Ten years after 9/11, instant history is being written. In the French newspaper Le Monde, a highly intelligent commemorative supplement dubbed the period “The Decade of Bin Laden”. But is that right?
In the 10 years since 9/11, the combined gross domestic product (GDP) of Brazil, Russia, India and China (the BRICs) rose from 8.4% of the global economy to 18.3%. Anglo-Saxon-style capitalism crashed.
Moreover, it was the decade when the Internet access went global—from 360 million people in 2000 to more than two billion people today. It was a time when the war in Iraq divided the world, but also when a civilian surge for freedom finally hit the Middle East, as millions of Muslims turned for inspiration to democratic governance, not global jihad.
None of this was the doing of Osama bin Laden. To be sure, Al Qaeda was (and is) a new and serious kind of threat. Born of 30 years of tumult in the Muslim world, Al Qaeda has a world view, not just a local view. It aspires not just to change, but to revolution.
Indeed, the notion of a “war on terror” in reply was misguided in part because it allowed people to think that Al Qaeda was just another terrorist group such as the Irish Republican Army (IRA), the Baader-Meinhof gang, or the Red Brigades. It wasn’t—and isn’t. But it also aggrandized bin Laden’s claim to be a world historical figure.
The fight—led by the US, with the rest of the West providing lower-key support—has weakened Al Qaeda’s influence and capacity. But it has also been an enforced detour from the vital diplomatic task of building new rules and institutions for an interdependent world.
I don’t see any alternative to our determination, in 2001, to drive the Taliban from control of Afghanistan. The tragedy is that, once that battle was won, the peace was lost. The Bonn Conference of December 2001, which was called to draft a new Afghan constitution, excluded the vanquished. Whereas the US built its own democracy from below, on federalist principles, Afghanistan had imposed upon it one of the most centralized states in the world—despite being one of the world’s most decentralized societies.
Tragically, the signals from former Taliban in their southern Afghan stronghold of Kandahar were misread. The Taliban, who demanded to be left alone in exchange for staying out of politics, were driven into Pakistan, where they reconvened. The new security threat called for a military response, though the struggle should have been predominantly political and diplomatic.
The best way to understand the current situation comes from an analogy offered by former US secretary of state Madeleine Albright. Foreign policy during the Cold War, she says, was like steering within the Panama Canal; after the fall of the Berlin Wall, it was like steering within the English Channel—plenty of water on all sides, but land visible, too. Today, foreign policy is like being on the open seas, with no rules beyond countries’ 200-mile maritime borders, and no land in sight.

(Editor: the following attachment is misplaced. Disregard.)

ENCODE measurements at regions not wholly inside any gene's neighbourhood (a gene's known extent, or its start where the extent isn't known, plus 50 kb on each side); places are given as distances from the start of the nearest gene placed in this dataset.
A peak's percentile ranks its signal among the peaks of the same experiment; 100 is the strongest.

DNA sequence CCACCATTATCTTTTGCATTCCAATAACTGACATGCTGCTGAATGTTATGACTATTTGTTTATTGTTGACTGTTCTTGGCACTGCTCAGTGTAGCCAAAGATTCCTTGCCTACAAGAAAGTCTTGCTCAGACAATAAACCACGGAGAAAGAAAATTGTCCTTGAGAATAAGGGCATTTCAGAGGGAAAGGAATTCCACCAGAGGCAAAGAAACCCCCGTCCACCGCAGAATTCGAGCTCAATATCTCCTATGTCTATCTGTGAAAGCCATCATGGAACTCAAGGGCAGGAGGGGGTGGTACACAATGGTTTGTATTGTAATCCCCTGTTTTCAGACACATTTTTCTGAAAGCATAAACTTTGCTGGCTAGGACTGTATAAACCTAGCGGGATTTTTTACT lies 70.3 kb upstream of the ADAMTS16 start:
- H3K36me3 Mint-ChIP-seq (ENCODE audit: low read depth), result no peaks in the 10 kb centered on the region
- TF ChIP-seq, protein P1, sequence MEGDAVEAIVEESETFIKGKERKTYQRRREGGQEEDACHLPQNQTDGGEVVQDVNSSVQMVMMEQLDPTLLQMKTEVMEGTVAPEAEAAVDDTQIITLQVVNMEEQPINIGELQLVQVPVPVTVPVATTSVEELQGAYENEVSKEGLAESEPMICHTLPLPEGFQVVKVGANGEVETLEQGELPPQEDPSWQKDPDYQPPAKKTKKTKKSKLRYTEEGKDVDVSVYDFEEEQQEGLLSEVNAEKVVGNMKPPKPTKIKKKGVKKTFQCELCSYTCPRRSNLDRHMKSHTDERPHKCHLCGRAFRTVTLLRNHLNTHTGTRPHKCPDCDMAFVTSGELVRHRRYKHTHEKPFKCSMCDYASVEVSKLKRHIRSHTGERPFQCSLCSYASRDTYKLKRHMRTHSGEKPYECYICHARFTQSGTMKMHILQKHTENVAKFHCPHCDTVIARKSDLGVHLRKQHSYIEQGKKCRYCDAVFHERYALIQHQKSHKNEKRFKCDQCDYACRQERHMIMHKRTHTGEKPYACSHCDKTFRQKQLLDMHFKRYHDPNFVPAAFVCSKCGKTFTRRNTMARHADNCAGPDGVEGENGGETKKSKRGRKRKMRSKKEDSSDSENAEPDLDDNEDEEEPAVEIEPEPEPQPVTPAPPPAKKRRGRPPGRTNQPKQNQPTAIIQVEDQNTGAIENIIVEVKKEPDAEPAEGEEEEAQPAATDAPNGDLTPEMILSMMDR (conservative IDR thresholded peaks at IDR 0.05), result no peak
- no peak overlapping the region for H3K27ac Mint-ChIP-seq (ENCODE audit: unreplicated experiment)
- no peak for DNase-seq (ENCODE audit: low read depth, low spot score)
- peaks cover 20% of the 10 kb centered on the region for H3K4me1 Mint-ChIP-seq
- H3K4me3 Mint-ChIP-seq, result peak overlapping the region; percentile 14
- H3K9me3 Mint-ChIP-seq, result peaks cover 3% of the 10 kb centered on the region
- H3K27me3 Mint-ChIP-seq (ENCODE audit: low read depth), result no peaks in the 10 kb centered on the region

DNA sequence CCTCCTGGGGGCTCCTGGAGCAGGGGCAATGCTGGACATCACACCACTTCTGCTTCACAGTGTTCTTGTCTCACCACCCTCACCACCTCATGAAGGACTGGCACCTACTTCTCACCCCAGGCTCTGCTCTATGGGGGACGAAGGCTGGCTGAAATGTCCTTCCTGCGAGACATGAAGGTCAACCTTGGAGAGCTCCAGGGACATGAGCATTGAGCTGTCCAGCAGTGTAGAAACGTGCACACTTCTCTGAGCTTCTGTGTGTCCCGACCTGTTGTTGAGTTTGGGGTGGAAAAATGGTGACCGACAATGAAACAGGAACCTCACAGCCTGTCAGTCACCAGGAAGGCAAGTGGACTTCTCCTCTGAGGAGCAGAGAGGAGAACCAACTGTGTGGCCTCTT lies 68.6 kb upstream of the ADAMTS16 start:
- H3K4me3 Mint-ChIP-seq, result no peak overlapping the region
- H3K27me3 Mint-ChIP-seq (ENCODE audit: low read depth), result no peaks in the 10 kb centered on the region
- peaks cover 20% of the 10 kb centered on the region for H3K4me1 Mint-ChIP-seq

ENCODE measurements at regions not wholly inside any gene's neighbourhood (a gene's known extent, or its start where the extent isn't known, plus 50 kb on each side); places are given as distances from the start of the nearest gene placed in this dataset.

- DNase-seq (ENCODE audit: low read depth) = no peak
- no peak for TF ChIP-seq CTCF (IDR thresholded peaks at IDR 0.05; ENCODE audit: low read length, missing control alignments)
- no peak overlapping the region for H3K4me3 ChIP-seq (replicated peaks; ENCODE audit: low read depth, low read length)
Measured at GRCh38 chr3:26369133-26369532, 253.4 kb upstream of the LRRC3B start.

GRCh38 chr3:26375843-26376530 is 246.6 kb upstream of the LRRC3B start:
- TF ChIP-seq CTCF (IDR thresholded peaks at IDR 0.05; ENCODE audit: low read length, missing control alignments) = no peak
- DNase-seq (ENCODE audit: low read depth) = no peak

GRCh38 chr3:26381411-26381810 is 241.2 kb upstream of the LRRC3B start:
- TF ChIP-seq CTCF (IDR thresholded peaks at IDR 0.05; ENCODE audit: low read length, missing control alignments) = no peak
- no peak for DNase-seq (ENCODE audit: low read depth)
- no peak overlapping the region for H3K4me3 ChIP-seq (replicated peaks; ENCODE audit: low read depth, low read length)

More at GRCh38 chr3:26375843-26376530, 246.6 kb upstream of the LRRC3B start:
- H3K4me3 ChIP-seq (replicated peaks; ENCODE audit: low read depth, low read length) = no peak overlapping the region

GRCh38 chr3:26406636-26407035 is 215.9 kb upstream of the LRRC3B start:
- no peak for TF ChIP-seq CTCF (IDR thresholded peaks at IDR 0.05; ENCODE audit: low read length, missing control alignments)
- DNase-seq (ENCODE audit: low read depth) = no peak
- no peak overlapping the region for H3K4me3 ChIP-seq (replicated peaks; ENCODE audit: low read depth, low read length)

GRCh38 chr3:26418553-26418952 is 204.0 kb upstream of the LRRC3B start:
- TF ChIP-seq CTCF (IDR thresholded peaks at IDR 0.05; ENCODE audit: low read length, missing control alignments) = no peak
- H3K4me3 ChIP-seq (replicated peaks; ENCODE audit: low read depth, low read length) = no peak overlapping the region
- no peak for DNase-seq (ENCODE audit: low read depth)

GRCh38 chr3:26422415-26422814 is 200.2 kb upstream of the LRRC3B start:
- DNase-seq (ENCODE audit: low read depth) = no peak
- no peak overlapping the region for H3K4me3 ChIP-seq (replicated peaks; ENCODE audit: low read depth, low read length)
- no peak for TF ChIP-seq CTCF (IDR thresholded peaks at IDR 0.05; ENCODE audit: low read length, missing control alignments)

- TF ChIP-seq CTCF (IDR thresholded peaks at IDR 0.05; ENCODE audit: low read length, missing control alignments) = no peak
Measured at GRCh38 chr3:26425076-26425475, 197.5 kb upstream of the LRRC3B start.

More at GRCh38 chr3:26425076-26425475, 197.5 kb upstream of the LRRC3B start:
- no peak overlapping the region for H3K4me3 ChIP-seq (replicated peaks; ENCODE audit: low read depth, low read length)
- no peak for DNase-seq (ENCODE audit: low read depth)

If that is right, we face urgent tasks—the first being to reassert diplomacy’s place in international politics. The late US statesman Richard Holbrooke once said to me that the US, since 9/11, had suffered a “militarisation of diplomacy”. We now need the opposite. In a world of asymmetric threats, we should follow the US defence department’s field manual: in counter-insurgency, politics requires primacy.
Second, we must rethink our notions of a balance of power, because they no longer concern just states, but also peoples. As the Arab Spring has shown, the ubiquity of information means that future coalitions need to be formed at the micro level, in the villages and valleys of places such as Afghanistan and Pakistan, rather than only at the macro level of managing the global system.
Third, we are entering an era of resource scarcity. Aside from the atomic bomb, this is the most dangerous security development in two centuries. If you think the blame game in Europe over Greece is bad, just wait for arguments about who is causing drought and food-price inflation. These are not just “environmental” questions. They are questions of justice and responsibility, and stronger regional and international institutions are needed to address them.
Finally, the West must rediscover the joys of multilateralism and shared sovereignty. That is tough when, in Europe, nobody wants to pay Greece’s bills. But multilateralism is a global insurance policy against abuse of power by any state. The problem is not that the European Union and other multilateral institutions are too strong; it is that they are too weak. Indeed, regional institutions in the Arab world, Africa, Latin America, and East Asia are still in their infancy—and need to grow up fast.
Over the past few centuries, there have been three systems of international order: economic and military domination; a balance of power, and shared sovereignty. They can coexist, as they more or less did in the years after 1945 in various parts of the world. But the US today is on the back foot, economically and militarily. New powers such as China and India are rising, not risen, mixing assertiveness with emphasis on their continued “developing” status. Europe, where shared sovereignty has been embraced, is struggling to solve its own problems, never mind becoming a global player.
So no one is in charge. This is all the more problematic at a time when the world’s states and people are more intertwined than ever, as ideas, information, finance, migrants, and problems flow ever more seamlessly across borders.
A century ago, Nobel Peace Prize laureate Norman Angell argued in The Great Illusion that economic security enables military expansion, not vice versa. In fact, neither is achievable without political vision. That is the most important lesson of the post-9/11 decade.
Miliband, a member of parliament, was foreign secretary of the UK from 2007-2010
Copyright Project Syndicate 2011, www.project-syndicate.org